Born on 3 November 1920, on North Stradbroke Island, Walker attended Dunwich State School, joining the Australian Women's Army Service in 1942. During this time she made lasting contacts with soldiers from different ethnicities which helped lay the groundwork for her later causes in Aboriginal rights. She joined the Communist Party of Australia during the 1940s where she gained important writing and political strategy skills. She later emerged as a successful poet becoming the first Aboriginal poet in Australia to publish a book of verse. By the 1960s, Kath Walker's voice was also being heard as a political leader and activist and was elected Queensland State Secretary of the Federal Council for Aboriginal and Torres Strait Islander Advancement (FCAATSI) and a member of the Queensland Aboriginal Advancement League.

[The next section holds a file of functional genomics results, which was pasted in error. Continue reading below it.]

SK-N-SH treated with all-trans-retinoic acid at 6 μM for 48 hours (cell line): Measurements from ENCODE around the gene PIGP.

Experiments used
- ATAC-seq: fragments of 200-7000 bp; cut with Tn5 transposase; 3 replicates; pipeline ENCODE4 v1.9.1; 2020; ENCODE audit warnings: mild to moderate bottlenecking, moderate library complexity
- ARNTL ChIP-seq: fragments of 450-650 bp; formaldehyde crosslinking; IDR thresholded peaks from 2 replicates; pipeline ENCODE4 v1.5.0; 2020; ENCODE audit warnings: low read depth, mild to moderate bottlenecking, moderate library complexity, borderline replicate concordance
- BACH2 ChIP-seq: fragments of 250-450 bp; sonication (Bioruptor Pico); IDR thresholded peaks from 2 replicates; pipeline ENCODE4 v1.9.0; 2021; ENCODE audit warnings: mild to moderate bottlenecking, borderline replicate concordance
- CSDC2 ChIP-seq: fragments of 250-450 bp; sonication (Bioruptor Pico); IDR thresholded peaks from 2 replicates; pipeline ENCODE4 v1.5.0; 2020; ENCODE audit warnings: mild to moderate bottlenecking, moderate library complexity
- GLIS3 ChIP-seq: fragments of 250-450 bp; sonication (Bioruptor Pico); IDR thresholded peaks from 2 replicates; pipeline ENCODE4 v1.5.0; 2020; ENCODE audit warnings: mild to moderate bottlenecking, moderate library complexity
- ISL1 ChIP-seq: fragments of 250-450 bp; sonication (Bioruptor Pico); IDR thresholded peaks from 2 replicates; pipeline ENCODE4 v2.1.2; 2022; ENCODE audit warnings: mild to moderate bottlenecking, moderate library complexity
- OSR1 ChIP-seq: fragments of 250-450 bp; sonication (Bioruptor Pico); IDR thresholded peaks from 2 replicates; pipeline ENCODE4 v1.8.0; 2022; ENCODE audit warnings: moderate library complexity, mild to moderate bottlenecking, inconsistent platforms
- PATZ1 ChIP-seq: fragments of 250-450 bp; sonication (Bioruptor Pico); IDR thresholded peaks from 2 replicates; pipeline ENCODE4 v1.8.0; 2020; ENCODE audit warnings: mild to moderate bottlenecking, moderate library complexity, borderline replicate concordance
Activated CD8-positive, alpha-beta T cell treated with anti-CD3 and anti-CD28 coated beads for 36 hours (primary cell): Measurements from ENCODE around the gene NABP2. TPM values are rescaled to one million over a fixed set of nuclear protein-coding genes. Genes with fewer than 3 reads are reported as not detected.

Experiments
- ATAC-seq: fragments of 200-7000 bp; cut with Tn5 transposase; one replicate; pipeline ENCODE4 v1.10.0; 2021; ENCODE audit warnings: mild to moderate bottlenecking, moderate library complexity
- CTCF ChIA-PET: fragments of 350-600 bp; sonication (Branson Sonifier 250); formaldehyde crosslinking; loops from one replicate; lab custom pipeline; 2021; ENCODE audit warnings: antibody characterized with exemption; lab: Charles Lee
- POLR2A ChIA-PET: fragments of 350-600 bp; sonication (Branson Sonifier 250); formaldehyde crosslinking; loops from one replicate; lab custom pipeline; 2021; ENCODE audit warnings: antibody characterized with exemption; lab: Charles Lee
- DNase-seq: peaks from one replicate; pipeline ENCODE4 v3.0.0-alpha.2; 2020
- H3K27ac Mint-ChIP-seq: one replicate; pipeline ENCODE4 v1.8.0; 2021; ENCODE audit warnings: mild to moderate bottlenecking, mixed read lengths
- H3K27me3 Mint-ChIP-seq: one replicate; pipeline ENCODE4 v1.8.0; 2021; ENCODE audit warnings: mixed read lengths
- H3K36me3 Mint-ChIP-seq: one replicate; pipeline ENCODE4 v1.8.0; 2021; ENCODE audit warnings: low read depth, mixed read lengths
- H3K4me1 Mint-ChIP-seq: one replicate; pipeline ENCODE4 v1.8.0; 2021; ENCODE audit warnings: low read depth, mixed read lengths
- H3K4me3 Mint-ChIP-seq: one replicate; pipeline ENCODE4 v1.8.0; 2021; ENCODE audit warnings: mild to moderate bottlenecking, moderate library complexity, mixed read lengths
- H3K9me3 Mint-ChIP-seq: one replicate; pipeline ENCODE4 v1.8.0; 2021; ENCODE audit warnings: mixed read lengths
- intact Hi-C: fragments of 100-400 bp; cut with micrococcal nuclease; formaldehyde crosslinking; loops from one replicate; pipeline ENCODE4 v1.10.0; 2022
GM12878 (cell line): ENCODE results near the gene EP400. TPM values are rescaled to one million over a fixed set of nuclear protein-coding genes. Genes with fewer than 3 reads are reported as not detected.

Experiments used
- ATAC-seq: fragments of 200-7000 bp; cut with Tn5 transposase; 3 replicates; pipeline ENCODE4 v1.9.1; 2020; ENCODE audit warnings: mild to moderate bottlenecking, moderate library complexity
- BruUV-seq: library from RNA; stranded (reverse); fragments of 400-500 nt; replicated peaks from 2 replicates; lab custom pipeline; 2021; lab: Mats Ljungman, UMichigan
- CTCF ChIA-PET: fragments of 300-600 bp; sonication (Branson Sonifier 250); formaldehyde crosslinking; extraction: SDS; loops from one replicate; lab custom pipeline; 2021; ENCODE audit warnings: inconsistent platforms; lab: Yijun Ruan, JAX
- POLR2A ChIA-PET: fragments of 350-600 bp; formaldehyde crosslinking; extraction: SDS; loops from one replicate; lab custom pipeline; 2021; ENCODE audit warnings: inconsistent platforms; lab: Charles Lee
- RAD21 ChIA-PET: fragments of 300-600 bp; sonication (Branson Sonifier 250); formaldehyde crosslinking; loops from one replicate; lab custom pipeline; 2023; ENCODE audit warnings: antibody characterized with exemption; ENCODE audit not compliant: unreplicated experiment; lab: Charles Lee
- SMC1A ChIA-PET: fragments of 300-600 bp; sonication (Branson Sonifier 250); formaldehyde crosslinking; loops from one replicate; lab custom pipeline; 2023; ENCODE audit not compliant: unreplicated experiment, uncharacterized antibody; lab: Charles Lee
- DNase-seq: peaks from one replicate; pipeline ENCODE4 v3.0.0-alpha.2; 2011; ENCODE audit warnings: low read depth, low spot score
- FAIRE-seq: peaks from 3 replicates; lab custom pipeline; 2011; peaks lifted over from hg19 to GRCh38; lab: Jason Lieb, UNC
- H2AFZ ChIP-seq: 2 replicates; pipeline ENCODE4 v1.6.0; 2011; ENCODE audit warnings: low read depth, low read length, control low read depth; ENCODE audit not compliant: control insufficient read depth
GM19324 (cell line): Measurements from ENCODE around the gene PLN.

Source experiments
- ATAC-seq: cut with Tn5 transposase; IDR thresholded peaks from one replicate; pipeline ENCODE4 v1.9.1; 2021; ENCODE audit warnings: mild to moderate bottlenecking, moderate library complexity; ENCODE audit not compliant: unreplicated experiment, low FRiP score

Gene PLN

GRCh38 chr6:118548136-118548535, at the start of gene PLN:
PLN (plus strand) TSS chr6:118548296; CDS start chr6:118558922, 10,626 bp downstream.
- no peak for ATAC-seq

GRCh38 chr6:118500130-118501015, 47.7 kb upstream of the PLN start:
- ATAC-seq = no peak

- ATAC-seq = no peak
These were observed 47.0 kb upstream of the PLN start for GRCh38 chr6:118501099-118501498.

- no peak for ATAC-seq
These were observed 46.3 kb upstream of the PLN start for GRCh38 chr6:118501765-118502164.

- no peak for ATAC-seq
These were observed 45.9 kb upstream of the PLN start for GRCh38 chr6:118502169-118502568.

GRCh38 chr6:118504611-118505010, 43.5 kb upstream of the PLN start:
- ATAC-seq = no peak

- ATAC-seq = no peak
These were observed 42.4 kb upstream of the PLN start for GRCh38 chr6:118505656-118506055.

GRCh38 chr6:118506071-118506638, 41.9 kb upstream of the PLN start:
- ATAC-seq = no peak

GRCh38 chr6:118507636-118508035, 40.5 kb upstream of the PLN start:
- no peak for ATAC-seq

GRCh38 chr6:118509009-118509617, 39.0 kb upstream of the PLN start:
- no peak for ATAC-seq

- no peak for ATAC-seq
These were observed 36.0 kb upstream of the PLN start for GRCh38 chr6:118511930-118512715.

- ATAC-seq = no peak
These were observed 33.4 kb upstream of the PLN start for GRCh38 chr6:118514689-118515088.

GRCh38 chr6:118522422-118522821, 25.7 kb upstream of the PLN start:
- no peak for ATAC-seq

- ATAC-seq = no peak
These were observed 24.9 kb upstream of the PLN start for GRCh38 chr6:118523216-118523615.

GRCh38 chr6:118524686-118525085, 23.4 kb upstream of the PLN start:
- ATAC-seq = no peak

Kath Walker passed away on 16 September 1993, aged 72, and is remembered as a strong leader whose poetry captured the strength of Aboriginal culture and passion for Aboriginal rights.
David Ngunaitponi, known as David Unaipon, was an Aboriginal Australian, preacher, inventor and author who is featured on the Australian $50 note for the significant contributions he made during his life to Australian society.
Born on 28 September 1872, at the Point McLeay Mission on the Lower Murray in South Australia, Unaipon began his education at Point McLeay Mission School at the age of seven where he became known as the intelligent one. He left school at thirteen to work as a servant to C.B Young who encouraged his interest in all things literature, philosophy, science and music. Unaipon married in 1902 and worked with Aborigines' Friends' Association where he travelled and preached for many years, retiring in 1959 to focus on his inventions.